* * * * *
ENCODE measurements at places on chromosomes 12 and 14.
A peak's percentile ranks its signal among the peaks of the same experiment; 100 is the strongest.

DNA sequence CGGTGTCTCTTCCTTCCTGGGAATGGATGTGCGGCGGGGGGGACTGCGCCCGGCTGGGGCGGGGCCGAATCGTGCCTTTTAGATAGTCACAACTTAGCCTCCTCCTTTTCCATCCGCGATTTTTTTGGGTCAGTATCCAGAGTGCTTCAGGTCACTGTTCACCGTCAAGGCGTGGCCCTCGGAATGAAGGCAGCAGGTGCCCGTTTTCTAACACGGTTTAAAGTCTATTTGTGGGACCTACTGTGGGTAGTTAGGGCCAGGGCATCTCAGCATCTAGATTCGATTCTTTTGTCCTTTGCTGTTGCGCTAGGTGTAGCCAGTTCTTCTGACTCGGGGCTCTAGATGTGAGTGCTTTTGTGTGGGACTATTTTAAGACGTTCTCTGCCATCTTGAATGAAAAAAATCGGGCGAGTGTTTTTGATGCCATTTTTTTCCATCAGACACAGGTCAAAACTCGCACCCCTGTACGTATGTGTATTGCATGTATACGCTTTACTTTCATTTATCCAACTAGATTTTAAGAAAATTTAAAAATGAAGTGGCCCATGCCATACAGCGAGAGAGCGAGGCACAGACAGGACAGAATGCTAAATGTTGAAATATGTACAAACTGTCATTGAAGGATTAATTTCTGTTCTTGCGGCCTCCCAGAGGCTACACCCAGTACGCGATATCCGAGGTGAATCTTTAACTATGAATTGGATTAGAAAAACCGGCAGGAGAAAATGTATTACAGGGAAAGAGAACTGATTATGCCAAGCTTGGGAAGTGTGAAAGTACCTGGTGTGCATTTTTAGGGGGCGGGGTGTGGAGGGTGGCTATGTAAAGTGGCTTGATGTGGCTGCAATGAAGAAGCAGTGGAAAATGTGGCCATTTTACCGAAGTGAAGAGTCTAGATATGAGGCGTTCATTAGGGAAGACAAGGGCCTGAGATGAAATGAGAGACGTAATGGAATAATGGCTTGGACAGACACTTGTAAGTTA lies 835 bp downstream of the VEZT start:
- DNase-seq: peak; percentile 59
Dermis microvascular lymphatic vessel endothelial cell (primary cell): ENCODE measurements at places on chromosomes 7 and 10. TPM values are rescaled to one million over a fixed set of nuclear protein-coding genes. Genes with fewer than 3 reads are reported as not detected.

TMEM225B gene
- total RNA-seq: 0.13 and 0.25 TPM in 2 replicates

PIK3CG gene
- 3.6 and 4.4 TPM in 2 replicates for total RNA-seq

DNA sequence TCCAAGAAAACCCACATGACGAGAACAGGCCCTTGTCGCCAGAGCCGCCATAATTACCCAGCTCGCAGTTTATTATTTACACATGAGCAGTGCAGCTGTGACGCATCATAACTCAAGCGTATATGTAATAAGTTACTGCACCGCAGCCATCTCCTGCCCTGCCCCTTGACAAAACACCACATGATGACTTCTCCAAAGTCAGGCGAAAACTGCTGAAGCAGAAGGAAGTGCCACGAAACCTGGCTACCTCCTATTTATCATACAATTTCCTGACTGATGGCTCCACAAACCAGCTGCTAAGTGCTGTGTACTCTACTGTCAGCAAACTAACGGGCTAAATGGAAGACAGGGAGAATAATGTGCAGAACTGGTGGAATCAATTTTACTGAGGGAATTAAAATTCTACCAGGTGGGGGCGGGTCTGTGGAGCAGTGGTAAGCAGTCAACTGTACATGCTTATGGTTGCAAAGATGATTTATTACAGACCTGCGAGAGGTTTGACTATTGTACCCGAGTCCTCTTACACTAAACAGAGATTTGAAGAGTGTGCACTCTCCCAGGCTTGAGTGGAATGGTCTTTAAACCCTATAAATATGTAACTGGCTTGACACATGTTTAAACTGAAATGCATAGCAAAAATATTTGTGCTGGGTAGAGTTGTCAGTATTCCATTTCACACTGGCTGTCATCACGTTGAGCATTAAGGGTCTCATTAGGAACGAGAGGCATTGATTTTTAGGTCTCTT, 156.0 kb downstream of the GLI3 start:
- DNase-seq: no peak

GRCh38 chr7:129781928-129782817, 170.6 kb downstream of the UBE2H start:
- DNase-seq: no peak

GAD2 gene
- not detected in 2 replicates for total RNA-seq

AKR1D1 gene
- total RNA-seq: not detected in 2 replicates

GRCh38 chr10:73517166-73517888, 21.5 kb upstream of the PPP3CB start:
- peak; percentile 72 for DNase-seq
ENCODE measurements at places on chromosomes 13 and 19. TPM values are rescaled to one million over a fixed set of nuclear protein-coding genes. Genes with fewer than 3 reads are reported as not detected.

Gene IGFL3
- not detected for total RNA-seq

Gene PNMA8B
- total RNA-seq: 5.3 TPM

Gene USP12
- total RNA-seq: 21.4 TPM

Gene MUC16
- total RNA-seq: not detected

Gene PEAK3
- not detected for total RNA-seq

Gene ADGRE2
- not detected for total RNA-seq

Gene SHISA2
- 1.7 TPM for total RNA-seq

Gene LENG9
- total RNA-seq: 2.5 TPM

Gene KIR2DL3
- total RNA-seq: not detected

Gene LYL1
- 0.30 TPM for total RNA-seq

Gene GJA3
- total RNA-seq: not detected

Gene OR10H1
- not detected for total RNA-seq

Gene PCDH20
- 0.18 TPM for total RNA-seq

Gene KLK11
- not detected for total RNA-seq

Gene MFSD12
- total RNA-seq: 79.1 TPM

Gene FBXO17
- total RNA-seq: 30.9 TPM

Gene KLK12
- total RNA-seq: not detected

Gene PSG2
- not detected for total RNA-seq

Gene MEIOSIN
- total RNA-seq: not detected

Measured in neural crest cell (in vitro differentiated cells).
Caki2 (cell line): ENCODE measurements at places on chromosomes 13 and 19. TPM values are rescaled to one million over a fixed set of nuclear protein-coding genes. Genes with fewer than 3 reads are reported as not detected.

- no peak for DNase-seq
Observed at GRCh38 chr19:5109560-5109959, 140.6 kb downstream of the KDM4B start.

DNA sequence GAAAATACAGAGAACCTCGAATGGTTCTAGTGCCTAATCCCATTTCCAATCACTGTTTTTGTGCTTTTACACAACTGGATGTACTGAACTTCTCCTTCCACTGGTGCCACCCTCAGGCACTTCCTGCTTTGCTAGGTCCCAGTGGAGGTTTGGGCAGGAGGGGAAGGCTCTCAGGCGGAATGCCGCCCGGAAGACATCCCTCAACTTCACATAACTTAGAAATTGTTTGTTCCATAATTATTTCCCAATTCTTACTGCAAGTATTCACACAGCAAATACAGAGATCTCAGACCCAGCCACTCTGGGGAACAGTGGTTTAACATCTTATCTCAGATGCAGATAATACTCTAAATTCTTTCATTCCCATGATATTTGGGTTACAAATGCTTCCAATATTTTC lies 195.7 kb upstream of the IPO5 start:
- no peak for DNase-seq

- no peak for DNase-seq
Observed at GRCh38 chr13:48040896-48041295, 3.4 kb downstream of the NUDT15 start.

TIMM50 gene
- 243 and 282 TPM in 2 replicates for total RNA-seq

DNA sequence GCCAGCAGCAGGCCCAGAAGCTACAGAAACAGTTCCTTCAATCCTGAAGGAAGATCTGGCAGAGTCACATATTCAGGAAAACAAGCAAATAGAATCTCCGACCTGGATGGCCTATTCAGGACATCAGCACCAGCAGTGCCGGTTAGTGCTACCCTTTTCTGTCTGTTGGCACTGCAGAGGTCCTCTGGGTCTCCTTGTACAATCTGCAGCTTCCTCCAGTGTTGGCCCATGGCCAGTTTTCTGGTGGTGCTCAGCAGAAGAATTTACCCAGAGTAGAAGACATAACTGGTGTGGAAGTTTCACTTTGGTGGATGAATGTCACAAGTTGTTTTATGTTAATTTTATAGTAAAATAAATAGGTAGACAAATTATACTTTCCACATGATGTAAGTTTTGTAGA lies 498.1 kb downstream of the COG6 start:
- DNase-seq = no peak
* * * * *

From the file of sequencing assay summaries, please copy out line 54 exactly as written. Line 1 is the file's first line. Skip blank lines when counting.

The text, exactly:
- total RNA-seq: not detected